Dining Hall Food Exploitation

By Jinye Liu on March 8, 2017

Food. Food galore. (http://homedesignio.info)

College is difficult. Courses and exams are the main causes of a student’s stress, but there are times where lack of food becomes an issue. If you’ve ever found yourself craving for food, you’re not alone.

As a college student, I’ve learned to cope with the absence of nourishment. However, over the past four years, through variable means of observation and imitation at UNC-Chapel Hill’s dining halls (Lenoir and Rams Head), I have learned the five most common ways to exploit your college’s dining halls and escape with a plethora of food that will instigate wide smiles for many days to come.

1. Free swipes

Personally, my parents advocate three meals a day, so they impose a superfluous meal plan for me. Sometimes (AKA, always) I find it difficult to drag myself out of bed and grab a hearty breakfast before I run off to class solely because this said class keeps me up until the early hours of the morning. Therefore, I end up having an unreasonable amount of extra swipes.

People who don’t have meal plans or who want to experience the “fine” dining of a cafeteria, stand by the swipe line — most of the time, no one offers them a swipe solely because they are stingy with their own. However, near the end of the semester, people will realize that they did not thoroughly plan out their meals as well as they should have, and are left with extra meals. This is the best time to grab free food.

2. To-go box

When I tell people that a plastic to-go box does NOT count toward a meal swipe, their mouths drop open. The assumption is that if you get a box, you are taxed two swipes: one for the meal you are about to eat at the dining hall and the meal that you are filling up your box with. This assumption is further evidenced by the fact that you have to swipe your card twice. However, the second swipe is to register under your name the checkout of a plastic to-go box.

TL;DR: You are getting two meals for the price of one.

3. Cups to go

In number one, I discussed having extra swipes to swipe people in. My close friend capitalizes on this opportunity and gets five or six meals a week. Wait, what? Are you saying that I use up an extra five or six swipes a week? No, I only swipe him up two or three times a week.

There are plastic drink cups located at the swipe stations that are open for access to students after they swipe in. My friend takes three or four of the 20-fl oz light-blue Carolina cups and stacks them full of food from the sushi, pizza, burrito, and cereal section. The amount of food he takes out is absolutely ridiculous. In fact, if he didn’t eat like a horse, he could probably stretch the food to last him for a week.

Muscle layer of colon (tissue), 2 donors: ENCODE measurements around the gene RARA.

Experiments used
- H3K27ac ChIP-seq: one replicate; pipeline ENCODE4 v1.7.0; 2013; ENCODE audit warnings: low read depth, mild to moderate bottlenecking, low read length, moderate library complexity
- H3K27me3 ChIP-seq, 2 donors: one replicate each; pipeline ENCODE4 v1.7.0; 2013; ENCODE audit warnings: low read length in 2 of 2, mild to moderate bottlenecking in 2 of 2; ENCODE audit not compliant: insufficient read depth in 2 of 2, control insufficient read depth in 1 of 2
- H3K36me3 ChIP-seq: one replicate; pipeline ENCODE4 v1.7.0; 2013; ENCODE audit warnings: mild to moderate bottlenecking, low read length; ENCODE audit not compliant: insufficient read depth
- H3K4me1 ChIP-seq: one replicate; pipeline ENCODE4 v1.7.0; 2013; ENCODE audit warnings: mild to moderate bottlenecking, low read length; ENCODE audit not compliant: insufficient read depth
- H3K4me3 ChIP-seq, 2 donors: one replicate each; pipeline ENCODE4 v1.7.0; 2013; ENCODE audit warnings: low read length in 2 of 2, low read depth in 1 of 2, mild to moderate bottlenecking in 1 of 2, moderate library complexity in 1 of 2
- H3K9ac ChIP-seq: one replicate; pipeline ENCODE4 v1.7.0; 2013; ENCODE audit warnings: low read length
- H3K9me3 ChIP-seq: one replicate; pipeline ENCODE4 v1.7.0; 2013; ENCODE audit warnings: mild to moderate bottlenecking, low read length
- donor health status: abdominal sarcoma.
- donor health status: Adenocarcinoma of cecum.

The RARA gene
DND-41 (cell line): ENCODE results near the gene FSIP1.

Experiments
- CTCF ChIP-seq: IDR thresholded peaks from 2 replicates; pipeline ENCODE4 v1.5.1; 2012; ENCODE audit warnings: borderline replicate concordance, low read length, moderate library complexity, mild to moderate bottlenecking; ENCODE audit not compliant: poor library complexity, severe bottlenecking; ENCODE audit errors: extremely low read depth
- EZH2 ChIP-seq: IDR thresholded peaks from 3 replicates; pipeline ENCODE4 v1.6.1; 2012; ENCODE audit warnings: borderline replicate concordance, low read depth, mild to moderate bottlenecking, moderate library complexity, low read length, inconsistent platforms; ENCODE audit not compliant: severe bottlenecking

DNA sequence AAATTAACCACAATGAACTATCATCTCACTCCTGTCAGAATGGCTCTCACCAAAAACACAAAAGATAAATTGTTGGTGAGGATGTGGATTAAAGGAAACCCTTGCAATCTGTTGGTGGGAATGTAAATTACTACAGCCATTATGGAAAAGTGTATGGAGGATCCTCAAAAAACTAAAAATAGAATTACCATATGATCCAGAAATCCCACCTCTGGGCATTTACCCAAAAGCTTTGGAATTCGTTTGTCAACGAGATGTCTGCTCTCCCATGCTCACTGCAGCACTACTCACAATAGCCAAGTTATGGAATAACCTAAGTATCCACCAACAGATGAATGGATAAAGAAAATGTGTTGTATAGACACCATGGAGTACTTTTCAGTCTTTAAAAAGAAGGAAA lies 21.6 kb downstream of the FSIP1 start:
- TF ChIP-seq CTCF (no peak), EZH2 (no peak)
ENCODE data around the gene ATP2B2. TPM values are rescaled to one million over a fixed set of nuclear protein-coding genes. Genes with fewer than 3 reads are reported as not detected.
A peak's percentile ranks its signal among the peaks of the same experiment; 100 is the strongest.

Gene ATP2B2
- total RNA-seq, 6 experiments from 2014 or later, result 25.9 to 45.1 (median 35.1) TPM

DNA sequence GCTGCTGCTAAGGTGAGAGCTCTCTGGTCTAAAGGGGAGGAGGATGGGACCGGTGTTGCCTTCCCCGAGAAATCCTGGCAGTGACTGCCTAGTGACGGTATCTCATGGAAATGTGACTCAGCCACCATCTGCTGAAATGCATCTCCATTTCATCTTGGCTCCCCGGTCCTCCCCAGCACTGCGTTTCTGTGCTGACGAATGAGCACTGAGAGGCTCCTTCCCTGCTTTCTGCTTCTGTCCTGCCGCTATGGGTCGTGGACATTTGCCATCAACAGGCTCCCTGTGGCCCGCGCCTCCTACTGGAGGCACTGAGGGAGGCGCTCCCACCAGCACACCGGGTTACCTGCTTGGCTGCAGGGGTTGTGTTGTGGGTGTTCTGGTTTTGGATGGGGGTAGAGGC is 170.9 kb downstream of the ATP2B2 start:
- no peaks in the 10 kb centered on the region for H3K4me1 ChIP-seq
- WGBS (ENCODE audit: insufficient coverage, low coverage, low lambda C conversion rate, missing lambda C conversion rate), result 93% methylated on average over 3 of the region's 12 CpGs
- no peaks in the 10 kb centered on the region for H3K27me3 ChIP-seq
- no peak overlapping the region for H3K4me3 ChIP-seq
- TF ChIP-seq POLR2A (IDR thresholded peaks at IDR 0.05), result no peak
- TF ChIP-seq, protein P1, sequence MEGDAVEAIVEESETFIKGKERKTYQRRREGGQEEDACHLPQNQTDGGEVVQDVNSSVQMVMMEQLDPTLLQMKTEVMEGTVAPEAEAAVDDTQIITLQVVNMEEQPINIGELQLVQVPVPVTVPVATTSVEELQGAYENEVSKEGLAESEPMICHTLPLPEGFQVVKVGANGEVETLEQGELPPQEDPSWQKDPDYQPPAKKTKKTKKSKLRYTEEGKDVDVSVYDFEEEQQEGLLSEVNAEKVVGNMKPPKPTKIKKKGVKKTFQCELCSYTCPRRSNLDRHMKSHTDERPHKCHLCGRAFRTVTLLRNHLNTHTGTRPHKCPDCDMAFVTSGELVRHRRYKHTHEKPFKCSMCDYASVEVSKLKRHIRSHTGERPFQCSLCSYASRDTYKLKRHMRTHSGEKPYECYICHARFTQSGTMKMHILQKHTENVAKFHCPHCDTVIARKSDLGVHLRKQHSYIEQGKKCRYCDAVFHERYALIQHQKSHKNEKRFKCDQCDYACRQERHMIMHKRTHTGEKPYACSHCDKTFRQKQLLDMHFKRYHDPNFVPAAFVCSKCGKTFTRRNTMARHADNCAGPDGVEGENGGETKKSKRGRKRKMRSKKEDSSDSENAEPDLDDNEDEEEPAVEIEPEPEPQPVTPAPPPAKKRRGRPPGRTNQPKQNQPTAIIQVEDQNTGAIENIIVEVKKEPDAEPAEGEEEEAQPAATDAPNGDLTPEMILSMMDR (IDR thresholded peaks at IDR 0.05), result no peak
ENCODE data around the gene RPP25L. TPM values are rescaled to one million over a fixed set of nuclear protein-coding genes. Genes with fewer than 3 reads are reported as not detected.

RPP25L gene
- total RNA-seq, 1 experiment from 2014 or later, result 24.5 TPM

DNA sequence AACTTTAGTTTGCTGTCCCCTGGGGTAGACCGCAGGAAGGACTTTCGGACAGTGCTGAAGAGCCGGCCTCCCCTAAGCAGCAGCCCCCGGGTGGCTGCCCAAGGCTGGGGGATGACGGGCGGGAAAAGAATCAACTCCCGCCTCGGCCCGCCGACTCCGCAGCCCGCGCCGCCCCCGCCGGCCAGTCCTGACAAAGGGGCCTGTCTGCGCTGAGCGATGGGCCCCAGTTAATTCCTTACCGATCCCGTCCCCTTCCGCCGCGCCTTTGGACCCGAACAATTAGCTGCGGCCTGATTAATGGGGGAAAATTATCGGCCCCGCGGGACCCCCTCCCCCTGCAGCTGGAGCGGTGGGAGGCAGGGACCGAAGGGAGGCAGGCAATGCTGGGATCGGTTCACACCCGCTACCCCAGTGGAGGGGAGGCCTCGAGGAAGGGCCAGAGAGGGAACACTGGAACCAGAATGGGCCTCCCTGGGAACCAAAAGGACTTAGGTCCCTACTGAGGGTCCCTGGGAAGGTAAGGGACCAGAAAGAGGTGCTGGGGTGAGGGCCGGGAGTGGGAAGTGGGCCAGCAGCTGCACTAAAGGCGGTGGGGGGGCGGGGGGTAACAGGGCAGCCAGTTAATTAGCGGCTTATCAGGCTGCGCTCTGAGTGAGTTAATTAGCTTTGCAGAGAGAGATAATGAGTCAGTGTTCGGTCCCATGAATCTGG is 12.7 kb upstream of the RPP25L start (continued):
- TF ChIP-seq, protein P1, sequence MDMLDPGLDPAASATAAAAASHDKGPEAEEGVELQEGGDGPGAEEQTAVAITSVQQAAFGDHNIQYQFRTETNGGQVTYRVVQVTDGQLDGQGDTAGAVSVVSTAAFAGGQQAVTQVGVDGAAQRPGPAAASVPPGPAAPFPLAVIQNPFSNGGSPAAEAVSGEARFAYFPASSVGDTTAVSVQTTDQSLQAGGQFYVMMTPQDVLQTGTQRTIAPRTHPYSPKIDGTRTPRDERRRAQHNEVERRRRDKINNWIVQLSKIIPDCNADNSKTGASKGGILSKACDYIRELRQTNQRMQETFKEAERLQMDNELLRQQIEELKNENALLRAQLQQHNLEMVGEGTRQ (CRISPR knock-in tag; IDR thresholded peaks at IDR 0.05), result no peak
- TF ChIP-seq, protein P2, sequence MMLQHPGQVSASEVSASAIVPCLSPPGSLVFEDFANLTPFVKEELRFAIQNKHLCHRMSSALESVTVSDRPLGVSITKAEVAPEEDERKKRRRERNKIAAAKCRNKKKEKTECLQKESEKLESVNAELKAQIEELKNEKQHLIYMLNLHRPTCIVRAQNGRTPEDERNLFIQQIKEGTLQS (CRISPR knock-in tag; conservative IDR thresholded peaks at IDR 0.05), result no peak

If you forget to grab the cups before walking into the dining hall, do not fret. The drink machines also have plastic cups next to them, although smaller in size (8 fl oz).

4. Tupperware

I can’t tell you how many times I have seen people bring their bookbags into the dining hall only to reveal three or four plastic Tupperware containers. These are more convenient than the two options above, because you do not have to return the Tupperware like you do the plastic to-go box (because the Tupperware belongs to you), and because they are reusable after wash, unlike the plastic cups.

One time a year ago, I saw a girl sneak out an entire cake holder and slide the large chocolate powdered sugar cake onto the holder and stuff it back into her bookbag without hesitation. This is not a lie.

5. Unorthodox means

The amount of hilarity that ensues after I see these acts of good-natured desperation never ceases to amaze me. Last year, a flexible friend of mine folded himself into a suitcase and was dragged up to the dining hall’s restroom, where he proceeded to break out of the suitcase and grab a free meal.

Lenoir dining hall is on the second floor, so there are up and down escalators. There is no one guarding or monitoring the down escalator, and I have seen people run up the down escalator. Funnily enough, I always see these occurrences early Saturday and Sunday morning, when traffic is minuscule. If you are looking to do this, 10 a.m. on the weekends is your best bet.

By Jinye Liu

Uloop Writer
Jinye Liu is a student exploring and attempting to discover his life's meaning and true destiny. His parents impose strict regulations on his life, such as attending medical school (because he is Asian). Not that he minds blowing through $55,000+ in tuition per year, but his true passion has always been in writing edgy YA fiction novels. He is currently writing for Uloop to expand his tastes in the realm of publications.

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